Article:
A band like My Friend Steve could get lost in a world of lame-o imitators like the Goo Goo Dolls and Third Eye Blind, and that's a shame. Despite their sort of generic sound - acoustic guitar-driven, Hammond organ coming in from the rear, very Wallflowers - My Friend Steve has the touching, literate lyricism of singer Steven Burry to set them apart from the pack. Consider this verse from "Carflips":
"When the car flips over and the people fall out/This is not something I can laugh about/somewhere there's a home where they're being missed/somewhere there's a wall beaten by a fist."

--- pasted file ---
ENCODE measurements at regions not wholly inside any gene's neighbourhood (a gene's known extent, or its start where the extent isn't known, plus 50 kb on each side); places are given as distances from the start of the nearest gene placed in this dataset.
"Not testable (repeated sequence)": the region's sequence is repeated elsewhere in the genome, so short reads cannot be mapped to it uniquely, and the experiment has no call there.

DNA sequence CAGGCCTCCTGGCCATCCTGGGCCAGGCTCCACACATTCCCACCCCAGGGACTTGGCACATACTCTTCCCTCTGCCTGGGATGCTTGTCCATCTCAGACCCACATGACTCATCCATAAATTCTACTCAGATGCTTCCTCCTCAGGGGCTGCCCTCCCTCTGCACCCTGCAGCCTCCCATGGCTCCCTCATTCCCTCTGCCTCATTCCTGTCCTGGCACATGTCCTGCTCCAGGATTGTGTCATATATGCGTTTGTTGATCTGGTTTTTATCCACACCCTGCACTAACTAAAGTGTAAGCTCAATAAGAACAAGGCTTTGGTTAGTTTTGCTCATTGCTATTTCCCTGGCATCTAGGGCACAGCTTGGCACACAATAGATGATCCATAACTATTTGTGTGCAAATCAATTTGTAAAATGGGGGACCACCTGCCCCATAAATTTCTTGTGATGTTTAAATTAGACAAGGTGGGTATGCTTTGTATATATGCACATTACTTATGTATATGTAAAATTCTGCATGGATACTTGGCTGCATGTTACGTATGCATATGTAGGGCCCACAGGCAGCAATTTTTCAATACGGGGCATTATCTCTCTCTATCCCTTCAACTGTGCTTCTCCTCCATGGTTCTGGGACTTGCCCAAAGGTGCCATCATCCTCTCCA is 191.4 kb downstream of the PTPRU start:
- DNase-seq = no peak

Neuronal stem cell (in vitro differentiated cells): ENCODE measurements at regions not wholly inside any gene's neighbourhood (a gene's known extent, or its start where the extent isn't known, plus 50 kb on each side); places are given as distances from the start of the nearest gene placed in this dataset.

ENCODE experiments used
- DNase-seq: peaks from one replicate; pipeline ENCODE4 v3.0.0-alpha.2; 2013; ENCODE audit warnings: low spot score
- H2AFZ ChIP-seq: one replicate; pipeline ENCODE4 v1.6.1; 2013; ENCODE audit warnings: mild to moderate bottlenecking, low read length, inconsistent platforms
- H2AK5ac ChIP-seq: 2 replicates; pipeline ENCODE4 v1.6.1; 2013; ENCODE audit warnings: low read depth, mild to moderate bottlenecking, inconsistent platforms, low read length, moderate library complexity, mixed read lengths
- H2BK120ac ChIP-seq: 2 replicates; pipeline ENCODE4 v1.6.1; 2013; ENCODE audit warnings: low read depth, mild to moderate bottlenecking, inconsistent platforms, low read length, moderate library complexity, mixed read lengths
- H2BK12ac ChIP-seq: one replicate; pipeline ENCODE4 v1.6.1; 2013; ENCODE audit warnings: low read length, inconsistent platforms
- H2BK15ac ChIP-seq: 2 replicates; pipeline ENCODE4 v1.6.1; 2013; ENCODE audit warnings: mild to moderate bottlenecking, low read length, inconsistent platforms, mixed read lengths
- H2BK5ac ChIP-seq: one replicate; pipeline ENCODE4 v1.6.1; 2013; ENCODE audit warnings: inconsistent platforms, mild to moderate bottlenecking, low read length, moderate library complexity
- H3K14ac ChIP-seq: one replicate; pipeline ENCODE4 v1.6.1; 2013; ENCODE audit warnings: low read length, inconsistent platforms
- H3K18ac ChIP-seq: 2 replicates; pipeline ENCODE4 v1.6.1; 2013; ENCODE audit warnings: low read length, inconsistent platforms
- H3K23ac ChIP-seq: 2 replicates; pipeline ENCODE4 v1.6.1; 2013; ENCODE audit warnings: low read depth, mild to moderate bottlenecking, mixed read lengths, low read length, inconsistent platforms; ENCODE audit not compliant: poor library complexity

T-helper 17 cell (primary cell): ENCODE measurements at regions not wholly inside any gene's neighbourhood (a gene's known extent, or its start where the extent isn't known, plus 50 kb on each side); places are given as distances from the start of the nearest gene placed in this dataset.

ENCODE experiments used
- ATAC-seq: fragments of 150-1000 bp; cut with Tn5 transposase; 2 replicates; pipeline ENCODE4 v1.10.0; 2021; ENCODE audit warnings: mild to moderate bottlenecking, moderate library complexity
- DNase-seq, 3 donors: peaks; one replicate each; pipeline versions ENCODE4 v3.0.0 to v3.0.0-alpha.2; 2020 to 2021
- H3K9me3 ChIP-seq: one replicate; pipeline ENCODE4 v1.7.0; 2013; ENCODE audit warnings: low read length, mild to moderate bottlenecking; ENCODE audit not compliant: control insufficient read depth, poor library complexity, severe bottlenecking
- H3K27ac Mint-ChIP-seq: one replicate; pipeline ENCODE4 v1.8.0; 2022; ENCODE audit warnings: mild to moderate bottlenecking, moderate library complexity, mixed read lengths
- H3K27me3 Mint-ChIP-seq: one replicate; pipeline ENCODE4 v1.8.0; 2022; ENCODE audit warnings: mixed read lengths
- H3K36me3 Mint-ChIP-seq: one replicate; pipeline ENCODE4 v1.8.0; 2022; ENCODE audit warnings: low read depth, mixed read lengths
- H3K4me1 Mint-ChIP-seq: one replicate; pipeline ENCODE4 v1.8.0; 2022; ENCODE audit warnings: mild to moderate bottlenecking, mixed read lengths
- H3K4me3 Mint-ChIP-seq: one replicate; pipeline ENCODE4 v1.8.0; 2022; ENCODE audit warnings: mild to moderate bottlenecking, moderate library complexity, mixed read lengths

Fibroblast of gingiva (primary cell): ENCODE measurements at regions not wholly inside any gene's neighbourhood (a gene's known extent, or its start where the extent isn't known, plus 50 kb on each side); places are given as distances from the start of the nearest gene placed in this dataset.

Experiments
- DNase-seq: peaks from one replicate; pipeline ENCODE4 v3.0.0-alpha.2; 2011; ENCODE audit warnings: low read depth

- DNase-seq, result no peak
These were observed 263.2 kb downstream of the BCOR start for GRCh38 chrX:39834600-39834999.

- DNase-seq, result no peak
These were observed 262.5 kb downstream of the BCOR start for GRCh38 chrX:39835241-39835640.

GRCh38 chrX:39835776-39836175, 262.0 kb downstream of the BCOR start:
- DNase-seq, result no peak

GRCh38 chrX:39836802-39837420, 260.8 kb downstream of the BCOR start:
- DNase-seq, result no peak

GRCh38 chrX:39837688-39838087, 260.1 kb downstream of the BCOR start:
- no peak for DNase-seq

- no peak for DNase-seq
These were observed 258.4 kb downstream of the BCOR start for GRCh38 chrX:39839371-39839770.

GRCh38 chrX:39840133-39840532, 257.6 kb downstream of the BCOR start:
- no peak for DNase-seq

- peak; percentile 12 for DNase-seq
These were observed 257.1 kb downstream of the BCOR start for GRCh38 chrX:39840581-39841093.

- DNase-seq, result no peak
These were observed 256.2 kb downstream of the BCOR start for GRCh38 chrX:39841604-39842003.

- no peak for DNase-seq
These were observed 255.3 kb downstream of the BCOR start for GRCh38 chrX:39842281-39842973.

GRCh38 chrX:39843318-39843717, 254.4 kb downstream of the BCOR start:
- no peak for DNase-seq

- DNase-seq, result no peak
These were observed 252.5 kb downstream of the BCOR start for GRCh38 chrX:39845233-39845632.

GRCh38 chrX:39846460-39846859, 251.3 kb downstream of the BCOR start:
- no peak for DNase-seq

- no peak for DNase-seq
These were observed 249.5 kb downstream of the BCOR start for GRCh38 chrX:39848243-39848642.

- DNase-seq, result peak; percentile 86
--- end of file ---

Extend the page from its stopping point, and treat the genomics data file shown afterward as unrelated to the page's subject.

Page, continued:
Or, from "Better Left Behind": "Baby, you ain't the daughter of Mark Twain and Ayn Rand/like you stated in your press release to your imaginary fans/Maybe you'll go as far as you say/Maybe we'll see you in L.A."
Burry's sufficiently raspy voice lends the proper emotion to each word. I'm surprised he didn't go the solo-folky route and give Elliot Smith a run for his money. In any case, My Friend Steve deserves a better chance than they'll probably get from radio and MTV - but then, so do a lot of good bands.